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Morrison deer and invasive plants in suburban forests 2021 Ecoscience

Cite this dataset

Morrison, Janet (2021). Morrison deer and invasive plants in suburban forests 2021 Ecoscience [Dataset]. Dryad.


Fragmented suburban forests of the northeastern US are challenged by abundant white-tailed deer and nonindigenous plant invasions. Deer browsing/grazing pressure varies among sites, potentially affecting herbivory on nonindigenous plants and their invasion success. We aimed to identify a useful deer pressure indicator for suburban forests and then use it to relate deer pressure to grazing on and abundance of two herbaceous invaders, Microstegum viminuem and Alliaria petiolata. We compared three indicators: fecal pellet accumulation rate, deer browse on indigenous woody plants, and indigenous shrub layer cover. The pellet method produced estimates generally far below the region’s known deer density. Browse rates and shrub layer cover were negatively correlated, and correlations of the three indicators with evidence of deer pressure from a subsequent 6.5-year exclosure experiment supported shrub layer cover as the better choice. Using that measure in ten forests, we detected a weak pattern of more grazed stands under greater deer pressure, but few plants per stand were grazed; any negative influence of deer on these species was limited to individuals, without population effects. Alliaria petiolata abundance was unrelated to deer pressure, but M. vimineum abundance was greater in forests with more deer pressure, suggesting facilitation of its invasion.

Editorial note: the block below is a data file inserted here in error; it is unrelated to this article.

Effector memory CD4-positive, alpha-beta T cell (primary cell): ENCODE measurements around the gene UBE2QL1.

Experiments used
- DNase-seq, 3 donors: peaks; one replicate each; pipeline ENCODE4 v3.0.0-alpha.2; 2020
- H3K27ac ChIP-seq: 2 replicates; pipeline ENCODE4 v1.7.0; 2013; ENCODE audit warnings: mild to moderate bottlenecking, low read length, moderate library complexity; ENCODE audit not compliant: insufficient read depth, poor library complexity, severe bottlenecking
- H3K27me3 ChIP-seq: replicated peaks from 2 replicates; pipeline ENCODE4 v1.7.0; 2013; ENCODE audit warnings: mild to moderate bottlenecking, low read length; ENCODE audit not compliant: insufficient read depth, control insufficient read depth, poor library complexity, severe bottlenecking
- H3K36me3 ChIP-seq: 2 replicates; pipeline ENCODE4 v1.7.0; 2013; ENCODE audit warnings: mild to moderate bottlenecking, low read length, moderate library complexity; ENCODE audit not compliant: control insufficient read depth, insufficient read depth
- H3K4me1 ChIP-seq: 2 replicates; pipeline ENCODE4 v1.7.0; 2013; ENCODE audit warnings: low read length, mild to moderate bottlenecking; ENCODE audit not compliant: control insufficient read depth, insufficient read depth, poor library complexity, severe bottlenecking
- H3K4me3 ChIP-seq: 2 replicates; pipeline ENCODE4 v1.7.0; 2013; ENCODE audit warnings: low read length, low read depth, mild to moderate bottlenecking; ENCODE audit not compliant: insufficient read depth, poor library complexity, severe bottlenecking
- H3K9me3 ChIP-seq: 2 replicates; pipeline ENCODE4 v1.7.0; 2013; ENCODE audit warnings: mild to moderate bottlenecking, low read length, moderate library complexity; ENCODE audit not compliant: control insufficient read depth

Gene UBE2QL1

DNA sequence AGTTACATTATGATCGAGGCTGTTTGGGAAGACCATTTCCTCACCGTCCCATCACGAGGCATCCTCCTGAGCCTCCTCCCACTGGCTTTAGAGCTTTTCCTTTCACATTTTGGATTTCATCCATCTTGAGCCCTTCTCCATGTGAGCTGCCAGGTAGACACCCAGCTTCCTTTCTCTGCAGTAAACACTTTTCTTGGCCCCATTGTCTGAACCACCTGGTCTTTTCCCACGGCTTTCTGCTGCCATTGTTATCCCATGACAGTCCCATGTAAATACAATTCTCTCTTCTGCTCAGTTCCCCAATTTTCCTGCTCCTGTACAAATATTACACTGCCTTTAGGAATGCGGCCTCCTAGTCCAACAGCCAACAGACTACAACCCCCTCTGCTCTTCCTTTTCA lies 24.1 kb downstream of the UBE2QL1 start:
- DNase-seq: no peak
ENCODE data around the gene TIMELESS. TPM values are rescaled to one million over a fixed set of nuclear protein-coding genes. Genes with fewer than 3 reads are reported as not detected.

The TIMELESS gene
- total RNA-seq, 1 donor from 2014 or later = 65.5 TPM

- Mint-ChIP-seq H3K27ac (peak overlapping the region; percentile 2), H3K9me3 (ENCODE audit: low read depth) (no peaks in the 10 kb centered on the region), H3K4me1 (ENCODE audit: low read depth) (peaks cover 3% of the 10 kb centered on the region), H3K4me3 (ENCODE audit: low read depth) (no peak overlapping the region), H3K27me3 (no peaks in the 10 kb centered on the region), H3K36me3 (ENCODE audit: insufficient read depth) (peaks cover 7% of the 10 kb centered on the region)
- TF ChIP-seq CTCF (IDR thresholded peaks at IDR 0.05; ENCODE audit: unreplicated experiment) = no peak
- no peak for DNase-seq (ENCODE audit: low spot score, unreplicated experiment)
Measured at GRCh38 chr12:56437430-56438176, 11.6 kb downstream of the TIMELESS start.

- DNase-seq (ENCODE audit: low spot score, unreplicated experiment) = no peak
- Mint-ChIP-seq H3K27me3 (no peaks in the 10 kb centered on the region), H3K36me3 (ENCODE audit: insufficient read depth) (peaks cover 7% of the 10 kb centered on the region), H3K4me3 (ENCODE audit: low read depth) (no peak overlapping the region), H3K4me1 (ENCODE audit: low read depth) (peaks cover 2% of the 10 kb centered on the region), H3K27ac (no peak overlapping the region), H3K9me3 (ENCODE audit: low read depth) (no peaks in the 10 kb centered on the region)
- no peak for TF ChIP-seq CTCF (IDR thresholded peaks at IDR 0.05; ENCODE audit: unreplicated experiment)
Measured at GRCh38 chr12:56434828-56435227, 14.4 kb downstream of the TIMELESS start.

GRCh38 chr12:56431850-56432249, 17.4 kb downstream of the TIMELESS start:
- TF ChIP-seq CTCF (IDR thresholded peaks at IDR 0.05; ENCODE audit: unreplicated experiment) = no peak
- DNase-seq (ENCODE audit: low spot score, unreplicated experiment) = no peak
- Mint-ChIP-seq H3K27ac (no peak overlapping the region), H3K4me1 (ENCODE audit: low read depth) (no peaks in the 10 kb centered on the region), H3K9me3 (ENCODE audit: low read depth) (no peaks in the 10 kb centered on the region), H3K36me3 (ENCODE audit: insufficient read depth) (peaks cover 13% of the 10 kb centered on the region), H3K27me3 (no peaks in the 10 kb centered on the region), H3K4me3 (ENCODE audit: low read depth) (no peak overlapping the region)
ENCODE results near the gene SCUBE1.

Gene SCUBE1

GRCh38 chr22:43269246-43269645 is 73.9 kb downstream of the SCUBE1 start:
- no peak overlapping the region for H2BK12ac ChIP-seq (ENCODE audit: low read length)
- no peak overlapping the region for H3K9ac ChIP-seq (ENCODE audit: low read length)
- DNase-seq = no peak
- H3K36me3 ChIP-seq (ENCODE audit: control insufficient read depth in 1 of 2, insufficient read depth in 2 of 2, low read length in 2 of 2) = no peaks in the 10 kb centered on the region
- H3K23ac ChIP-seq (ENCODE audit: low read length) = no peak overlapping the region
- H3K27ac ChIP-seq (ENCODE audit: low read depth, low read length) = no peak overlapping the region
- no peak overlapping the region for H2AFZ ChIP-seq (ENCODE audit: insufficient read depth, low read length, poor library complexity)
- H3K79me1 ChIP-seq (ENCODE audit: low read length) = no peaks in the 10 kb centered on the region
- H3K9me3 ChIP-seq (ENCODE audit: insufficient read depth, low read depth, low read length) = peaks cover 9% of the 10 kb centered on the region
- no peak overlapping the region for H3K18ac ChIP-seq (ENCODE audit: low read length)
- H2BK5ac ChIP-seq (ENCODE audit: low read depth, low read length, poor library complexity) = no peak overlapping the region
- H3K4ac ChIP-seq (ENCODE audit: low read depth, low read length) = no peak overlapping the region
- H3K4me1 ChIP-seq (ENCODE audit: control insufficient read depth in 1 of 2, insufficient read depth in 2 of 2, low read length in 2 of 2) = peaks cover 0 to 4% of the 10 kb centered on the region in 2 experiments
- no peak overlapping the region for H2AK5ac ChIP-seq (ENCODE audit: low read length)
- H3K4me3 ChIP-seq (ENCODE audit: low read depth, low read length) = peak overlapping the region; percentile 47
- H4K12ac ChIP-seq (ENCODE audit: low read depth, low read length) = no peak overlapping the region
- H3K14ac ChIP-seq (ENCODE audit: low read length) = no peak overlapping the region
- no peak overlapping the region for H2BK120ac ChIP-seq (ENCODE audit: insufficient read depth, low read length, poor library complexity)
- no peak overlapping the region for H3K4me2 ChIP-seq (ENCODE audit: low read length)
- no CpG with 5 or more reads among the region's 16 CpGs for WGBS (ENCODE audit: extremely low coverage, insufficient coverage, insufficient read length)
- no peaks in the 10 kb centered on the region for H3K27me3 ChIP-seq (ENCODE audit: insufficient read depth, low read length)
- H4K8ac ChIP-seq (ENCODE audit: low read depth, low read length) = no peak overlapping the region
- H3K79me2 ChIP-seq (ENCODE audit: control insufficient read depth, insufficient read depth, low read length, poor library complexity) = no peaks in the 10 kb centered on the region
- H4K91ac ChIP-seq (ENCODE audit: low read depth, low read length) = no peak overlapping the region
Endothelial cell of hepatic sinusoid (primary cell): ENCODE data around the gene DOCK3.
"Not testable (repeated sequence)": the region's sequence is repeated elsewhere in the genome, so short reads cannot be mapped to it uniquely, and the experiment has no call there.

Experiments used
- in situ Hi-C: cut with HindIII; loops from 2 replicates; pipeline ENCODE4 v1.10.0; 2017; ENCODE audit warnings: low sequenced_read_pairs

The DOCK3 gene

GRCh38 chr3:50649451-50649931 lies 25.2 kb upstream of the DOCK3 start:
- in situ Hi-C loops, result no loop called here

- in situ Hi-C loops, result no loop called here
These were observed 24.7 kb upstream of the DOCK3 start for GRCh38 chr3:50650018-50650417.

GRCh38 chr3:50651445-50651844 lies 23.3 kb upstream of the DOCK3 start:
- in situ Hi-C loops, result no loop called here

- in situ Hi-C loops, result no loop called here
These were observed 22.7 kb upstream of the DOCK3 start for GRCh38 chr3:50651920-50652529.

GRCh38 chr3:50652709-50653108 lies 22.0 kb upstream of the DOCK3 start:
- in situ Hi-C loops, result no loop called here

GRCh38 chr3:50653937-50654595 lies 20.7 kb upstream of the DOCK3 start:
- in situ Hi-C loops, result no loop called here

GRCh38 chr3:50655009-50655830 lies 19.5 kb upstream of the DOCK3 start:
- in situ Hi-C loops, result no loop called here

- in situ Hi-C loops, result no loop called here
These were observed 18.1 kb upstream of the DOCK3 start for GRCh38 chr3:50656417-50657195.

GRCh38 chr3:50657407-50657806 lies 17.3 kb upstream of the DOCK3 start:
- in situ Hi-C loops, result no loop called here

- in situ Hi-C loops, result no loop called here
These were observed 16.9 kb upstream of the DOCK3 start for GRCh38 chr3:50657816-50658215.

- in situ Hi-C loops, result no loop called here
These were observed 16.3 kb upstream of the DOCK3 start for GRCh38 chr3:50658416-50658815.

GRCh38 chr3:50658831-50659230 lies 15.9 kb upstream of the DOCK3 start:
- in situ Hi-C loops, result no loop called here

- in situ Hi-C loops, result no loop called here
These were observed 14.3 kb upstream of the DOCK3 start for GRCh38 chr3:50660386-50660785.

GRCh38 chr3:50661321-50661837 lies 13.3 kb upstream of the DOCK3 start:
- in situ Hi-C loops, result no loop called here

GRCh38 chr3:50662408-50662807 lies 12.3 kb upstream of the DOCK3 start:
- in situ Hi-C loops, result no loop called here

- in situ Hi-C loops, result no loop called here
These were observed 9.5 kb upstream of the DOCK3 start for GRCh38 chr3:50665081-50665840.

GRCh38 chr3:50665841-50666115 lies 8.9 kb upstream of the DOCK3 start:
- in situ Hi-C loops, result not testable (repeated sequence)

Data were collected in field sites in central New Jersey, USA, entered and managed in Excel files, and analyzed with SAS and R.

Usage notes

A ReadMe file with extensive annotation is provided:

"README for Morrison_DeerAndInvasives_2021_Ecoscience.txt"


National Science Foundation, Award: NSF-DEB 1257833